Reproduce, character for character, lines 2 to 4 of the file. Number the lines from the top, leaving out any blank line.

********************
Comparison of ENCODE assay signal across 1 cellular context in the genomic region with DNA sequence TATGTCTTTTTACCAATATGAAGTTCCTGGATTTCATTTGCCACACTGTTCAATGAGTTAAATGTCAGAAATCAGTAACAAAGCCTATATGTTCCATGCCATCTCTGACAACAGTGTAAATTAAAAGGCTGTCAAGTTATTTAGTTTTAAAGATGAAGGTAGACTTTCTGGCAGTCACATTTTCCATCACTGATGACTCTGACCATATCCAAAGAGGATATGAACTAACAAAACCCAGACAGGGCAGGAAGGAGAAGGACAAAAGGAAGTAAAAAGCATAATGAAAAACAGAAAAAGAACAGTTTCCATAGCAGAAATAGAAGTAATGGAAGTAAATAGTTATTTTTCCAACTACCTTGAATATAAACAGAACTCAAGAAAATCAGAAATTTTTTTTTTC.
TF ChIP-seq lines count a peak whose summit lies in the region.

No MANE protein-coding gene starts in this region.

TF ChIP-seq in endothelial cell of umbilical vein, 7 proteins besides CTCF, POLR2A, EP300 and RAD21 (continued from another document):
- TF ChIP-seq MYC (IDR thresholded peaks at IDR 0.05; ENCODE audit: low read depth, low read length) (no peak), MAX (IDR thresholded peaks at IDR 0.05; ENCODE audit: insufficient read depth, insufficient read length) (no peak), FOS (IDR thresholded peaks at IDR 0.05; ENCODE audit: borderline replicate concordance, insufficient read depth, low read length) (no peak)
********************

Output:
TF ChIP-seq lines count a peak whose summit lies in the region.

No MANE protein-coding gene starts in this region.

TF ChIP-seq in endothelial cell of umbilical vein, 7 proteins besides CTCF, POLR2A, EP300 and RAD21 (continued from another document):